26 Feb 2013
SCI members and staff were saddened to hear that our honorary librarian, Ian Shepherd, died in March 2012. After spending his career as a chemist, Ian chose to spend his retirement with us. He would look after the library for a day or two a week, only finally saying goodbye in December 2010, aged over 80.
A northerner by birth, Ian attended Manchester Grammar School, and went on to read chemistry at Manchester University. He trained as a chemical engineer and worked for Brooke Bond for many years. He played an important role in the invention of instant tea, though his own supplies indicated a private life as a tea connoisseur. His work took him all over the world, including a long stay as a tea planter in Kenya. This was a formative part of his life and career, and he told stories about Kenya until the day he died.
When Johnson Mathey took over Brooke Bond he continued to work for them, travelling the short distance from his home in Henley to Sonning Common.
Ian was not short of interests. He had enjoyed shooting in Kenya, becoming a full-bore champion and became the Hon Sec of the Oxfordshire Rifle Association, holding both Silver and Gold awards for distinguished service to target shooting. He also stayed loyal to his old school, and was active in organising reunions. Well into his seventies he was taken on a sailing trip, and announced afterwards, with his customary good humour, that he had capsized.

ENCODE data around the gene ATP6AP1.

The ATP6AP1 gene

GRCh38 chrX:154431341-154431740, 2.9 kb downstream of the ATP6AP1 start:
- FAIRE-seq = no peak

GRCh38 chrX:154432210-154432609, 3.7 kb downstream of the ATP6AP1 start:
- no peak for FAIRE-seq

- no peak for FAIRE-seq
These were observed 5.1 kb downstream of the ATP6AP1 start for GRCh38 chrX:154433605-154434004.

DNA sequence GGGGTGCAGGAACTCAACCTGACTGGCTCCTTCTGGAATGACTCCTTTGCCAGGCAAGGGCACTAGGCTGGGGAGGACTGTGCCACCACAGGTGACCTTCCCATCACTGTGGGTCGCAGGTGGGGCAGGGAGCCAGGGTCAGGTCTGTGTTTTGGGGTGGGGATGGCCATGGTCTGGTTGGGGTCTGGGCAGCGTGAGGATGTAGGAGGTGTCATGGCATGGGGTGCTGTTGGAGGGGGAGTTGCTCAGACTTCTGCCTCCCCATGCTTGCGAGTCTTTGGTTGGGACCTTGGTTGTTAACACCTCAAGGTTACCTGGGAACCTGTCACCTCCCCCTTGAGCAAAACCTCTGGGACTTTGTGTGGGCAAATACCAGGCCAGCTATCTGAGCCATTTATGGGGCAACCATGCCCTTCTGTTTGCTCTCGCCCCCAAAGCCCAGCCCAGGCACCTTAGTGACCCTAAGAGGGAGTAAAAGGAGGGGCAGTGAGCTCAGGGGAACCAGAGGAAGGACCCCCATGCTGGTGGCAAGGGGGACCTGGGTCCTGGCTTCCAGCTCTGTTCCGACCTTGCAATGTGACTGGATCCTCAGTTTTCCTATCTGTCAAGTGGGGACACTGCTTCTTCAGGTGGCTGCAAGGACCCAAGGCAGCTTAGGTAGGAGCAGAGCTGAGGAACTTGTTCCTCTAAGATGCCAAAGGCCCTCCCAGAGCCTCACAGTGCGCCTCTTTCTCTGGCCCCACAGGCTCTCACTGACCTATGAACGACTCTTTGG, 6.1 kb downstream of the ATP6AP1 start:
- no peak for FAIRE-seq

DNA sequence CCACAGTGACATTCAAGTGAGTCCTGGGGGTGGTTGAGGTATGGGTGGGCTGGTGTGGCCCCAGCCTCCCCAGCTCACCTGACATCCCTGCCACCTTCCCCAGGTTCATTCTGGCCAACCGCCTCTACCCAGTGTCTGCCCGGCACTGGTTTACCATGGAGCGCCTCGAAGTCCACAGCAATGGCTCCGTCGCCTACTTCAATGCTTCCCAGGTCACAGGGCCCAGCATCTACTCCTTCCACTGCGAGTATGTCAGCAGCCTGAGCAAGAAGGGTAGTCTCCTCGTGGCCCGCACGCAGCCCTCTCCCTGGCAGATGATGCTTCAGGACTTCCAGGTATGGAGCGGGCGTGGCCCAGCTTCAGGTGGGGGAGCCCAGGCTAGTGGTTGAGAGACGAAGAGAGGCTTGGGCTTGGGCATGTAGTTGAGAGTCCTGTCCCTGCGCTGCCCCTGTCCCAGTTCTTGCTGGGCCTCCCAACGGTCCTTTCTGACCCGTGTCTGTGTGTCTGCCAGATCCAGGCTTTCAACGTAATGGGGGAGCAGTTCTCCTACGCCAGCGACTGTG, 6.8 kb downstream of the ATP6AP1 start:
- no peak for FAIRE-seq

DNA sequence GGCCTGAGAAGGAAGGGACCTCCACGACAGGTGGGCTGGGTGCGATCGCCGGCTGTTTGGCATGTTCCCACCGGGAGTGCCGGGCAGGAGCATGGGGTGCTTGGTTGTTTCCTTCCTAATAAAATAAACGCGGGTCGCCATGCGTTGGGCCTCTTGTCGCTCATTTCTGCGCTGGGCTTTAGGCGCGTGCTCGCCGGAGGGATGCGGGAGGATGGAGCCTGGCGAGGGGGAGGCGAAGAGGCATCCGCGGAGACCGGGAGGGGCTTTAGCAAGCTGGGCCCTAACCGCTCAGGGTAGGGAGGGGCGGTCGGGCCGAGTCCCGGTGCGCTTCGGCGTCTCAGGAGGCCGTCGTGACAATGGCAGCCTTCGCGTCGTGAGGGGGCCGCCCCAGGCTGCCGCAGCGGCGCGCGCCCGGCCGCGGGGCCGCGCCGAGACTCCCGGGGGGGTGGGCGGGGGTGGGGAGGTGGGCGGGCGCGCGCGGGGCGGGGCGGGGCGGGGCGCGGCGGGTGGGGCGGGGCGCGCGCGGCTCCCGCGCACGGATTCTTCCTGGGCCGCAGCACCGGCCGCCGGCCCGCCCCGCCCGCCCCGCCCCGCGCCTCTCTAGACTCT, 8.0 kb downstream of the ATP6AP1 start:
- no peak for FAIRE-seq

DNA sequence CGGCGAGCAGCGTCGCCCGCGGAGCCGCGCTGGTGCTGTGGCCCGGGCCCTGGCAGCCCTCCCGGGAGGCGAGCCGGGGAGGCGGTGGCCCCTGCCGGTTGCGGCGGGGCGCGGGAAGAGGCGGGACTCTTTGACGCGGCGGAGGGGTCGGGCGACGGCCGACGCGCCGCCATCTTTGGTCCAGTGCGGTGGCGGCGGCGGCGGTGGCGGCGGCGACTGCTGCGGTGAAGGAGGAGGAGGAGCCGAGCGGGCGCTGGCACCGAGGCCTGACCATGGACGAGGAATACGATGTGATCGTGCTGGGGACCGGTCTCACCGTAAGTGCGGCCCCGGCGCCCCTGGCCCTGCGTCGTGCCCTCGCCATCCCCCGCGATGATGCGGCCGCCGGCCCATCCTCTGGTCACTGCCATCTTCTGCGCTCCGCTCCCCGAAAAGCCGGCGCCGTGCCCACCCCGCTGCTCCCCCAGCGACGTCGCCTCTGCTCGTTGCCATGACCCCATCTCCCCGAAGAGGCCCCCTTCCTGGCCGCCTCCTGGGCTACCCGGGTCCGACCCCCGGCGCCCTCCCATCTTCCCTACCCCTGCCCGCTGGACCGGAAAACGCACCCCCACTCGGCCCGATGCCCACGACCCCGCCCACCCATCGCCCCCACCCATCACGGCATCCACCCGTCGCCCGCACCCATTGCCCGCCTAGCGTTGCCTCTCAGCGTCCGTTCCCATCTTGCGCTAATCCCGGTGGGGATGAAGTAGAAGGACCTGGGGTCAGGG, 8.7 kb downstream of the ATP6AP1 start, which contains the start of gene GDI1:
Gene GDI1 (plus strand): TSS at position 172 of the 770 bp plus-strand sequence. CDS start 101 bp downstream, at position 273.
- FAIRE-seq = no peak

Ian first joined SCI in 1955, and after 'retiring,' he volunteered for the Society, becoming Honorary Librarian in 1990. His historical knowledge of SCI and the chemical industry was second to none, as anyone who sought his help can confirm. He was the obvious person to turn to when we needed a history of SCI for the website, and he uncovered much source material for the Notable Chemists page. SCI held his services in high esteem, giving him the Distinguished Service Award in 2002.
Ian enjoyed his trips to Belgrave Square, once rather touchingly telling everyone at a staff meeting how much his visits meant to him, and how much he enjoyed our company.
He only finally retired when ill health caught up with him, and even then SCI was not far from his thoughts. As our executive director Joanne Lyall 2010-13 notes, 'Ian kindly left a legacy of £1,000 to SCI and we look forward to using this to enhance the library in a way which can provide lasting recognition of his dedicated service as our Hon Librarian.'
Ian was at heart a gentle, old-fashioned northern bachelor, never seen without blazer or sports jacket, sometimes taking a pinch of snuff, and often with a bow-tie. Nobody ever heard him say an unkind word, and he is greatly missed by those who knew him.